With the rise in our time of (integral) interspirituality, trans-lineage spiritual practice, "dual citizenship" religious allegiance, Polydoxy, and so on -- and with Sloterdijk's call in "God's Zeal" for a  mature (not merely relativist) polyvalent understanding of transcendence, beyond monotheism -- I am wondering what totemic identity Integralists might embrace.  Can we describe ourselves as spiritual magpies?  This would seem to invite postmodern or post-colonialist criticism, and rightly so:  the magpie is a notorious thief, a pilferer of whatever shiny objects it finds lying about in others' homes and yards, and from here it is no stretch to think of colonialists' raiding of other cultures for whatever baubles they can lift and hoard -- what Faber and Keller call the "piracy of an appropriative pluralism."  And yet there is something charming and even venerable about the magpie as well:  while a willful transgressor of boundaries, it is also a lover of beauty, wherever it is found, with a knack for gathering the most unlikely treasures and weaving them together into new, habitable spaces. Faber and Keller contrast interreligious piracy with polyphilia, a multiplicitous love and love of multiplicity, as that which "may better resist competition and colonization than mere ethical ecuminism."  An integral approach, in this polydox register, is not a mere subsumptive inclusivism, but a perichoretic love which recognizes that "difference is ... inherently connective."  It is a polyphilic sensibility, which both insists upon the sacredness of, and which amorously transgresses, the boundaries of identity and culture, in the interest of a "convivial polydoxy of living together mindfully and nourishingly."  In this polydox We space, we are free to be dual or multiple religious citizens, or we may maintain primary allegiance with a single tradition -- but even in the latter case, we cannot help but be fecundated by one another.  Our nests will be increasingly lined with treasures that Others' have wrought, which we have taken up into the dark and glittering spaces of our own generative (en)closures.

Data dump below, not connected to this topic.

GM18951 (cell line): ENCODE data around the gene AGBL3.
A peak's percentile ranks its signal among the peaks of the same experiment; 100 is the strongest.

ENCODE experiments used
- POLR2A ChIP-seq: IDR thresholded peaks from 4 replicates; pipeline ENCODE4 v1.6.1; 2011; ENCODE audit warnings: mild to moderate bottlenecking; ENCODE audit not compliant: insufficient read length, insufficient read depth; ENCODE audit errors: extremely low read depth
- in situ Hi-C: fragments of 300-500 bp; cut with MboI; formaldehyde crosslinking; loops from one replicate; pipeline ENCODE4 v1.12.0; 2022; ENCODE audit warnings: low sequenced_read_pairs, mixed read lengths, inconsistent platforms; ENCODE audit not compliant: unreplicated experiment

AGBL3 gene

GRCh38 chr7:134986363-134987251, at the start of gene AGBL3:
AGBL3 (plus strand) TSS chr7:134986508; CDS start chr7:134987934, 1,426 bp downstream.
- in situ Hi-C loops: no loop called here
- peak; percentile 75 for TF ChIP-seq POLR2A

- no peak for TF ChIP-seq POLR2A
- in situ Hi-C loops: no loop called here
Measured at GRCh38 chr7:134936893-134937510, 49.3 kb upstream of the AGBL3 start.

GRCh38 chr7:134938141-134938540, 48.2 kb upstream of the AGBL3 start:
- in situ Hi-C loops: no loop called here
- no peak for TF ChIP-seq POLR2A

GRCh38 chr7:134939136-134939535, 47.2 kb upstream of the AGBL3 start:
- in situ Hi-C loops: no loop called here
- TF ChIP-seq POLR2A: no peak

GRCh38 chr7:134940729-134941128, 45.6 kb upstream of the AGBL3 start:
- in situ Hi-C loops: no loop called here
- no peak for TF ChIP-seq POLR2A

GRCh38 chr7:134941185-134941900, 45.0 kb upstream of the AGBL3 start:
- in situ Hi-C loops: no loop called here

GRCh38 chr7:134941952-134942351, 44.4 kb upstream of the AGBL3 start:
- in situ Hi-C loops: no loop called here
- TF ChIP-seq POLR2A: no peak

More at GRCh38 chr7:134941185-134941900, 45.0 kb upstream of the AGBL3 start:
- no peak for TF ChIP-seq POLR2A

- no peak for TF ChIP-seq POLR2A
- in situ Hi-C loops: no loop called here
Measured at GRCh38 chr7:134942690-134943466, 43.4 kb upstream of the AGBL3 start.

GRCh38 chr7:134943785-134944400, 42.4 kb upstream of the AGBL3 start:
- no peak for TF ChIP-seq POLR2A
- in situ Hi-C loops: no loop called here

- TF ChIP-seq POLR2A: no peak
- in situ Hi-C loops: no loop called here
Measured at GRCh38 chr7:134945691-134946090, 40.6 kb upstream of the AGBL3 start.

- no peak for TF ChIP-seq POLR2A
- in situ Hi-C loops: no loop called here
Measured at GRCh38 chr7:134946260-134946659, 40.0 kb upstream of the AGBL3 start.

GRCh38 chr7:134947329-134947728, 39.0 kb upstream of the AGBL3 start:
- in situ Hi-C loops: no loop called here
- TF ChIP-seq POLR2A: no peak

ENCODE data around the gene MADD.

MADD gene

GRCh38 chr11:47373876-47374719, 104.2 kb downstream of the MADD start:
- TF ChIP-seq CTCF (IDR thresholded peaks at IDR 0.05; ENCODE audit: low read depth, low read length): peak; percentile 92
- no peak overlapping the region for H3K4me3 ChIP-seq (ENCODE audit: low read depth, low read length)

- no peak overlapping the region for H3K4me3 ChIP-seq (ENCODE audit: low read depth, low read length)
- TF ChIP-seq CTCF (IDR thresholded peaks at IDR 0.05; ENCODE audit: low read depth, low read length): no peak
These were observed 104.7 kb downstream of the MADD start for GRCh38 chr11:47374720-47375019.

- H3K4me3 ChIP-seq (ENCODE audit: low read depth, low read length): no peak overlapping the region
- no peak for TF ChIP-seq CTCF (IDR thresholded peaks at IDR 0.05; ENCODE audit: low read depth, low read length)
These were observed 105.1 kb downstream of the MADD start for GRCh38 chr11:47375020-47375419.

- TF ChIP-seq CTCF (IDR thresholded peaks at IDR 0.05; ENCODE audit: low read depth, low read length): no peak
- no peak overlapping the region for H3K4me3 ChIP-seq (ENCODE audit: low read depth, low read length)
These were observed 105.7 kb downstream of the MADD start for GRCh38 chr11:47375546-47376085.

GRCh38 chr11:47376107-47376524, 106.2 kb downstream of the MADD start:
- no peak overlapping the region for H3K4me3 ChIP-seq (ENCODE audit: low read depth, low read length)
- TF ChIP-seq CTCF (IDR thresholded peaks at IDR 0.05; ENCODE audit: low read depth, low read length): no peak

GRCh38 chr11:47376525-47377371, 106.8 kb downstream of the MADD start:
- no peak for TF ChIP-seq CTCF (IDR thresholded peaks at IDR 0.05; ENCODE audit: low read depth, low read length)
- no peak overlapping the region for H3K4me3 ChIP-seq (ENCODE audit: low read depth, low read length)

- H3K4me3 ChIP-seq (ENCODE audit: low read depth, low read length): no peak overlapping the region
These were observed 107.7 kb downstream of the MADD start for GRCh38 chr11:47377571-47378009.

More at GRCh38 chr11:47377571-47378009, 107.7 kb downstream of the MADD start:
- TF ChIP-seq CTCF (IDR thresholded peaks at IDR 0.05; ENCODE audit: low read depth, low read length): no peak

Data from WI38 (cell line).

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Another possibility, though not as aesthetically pleasing, is the bottom feeding flounder. They take the left overs from all the others and therefrom make sustenance. Leftovers metaphorically might be the marginalized, what is left out or ignored, including the waste. The first image is his actual ugly mug, the second a more pleasant cartoon version. Perhaps the ugly is better to indicate this is not a pretty affair?

Speaking of waste, I'm reminded of those that collect garbage and therewith make art objects. Like this page. One example: note the shadow. I like the metaphor of the shadow here being what is beautiful underneath the appearance of outward ugliness, the mysterious withdrawn.

I'm also reminded of how this company transformed hate (under the guise of Christianity) into something positive.

Hermes was the god of thievery. Animal associated with Hermes:  the dog, and Hermanubis.


I don't identify with the "notorious, thieving magpie". Although I do come from a bird clan on my Mother's Side they seem to be unreliable, fickle, pointy things... feathered dinosaurs. A certain warmth is lacking in birds whether they be adorable, raptorous or goofy.